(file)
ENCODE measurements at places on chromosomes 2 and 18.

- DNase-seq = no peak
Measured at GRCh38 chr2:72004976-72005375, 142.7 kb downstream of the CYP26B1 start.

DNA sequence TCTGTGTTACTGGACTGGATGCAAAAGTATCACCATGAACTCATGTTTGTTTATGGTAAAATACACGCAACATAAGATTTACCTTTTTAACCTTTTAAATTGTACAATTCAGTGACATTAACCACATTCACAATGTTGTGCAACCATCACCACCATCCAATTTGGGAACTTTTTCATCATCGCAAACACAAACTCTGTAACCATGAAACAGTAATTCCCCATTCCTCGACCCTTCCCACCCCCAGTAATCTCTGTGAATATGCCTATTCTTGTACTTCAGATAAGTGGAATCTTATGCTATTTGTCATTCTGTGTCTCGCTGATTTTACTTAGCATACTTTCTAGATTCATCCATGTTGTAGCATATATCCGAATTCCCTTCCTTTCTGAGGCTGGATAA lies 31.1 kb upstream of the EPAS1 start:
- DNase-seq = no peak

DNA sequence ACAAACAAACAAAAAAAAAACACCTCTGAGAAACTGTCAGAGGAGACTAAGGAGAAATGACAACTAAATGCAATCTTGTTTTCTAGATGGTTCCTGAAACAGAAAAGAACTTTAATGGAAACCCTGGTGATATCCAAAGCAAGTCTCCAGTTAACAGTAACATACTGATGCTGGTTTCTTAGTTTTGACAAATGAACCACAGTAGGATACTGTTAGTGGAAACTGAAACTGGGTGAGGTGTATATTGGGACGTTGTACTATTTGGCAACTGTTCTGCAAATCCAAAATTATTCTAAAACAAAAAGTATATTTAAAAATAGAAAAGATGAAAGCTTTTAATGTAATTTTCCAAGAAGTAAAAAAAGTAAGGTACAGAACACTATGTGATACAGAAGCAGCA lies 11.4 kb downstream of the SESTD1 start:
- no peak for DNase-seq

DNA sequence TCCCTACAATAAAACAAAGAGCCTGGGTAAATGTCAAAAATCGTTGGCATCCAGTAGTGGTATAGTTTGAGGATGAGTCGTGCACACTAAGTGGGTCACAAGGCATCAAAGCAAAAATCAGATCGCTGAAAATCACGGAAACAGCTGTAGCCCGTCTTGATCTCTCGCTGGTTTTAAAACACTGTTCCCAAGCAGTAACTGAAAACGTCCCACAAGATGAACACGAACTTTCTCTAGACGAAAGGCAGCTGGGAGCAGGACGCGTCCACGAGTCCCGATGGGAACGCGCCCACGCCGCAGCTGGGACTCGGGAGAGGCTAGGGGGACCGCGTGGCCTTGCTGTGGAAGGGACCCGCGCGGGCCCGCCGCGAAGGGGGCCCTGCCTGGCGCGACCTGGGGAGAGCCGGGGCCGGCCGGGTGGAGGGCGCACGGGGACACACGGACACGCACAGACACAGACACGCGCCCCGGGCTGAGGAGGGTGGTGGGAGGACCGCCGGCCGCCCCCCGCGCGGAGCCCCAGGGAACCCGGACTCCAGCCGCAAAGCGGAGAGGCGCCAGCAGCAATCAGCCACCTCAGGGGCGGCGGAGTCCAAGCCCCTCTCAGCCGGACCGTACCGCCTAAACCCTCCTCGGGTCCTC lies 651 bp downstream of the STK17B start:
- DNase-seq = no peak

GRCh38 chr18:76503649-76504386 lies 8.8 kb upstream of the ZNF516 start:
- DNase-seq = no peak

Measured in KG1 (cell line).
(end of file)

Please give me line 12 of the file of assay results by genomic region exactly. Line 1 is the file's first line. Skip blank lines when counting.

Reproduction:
Measured in KG1 (cell line).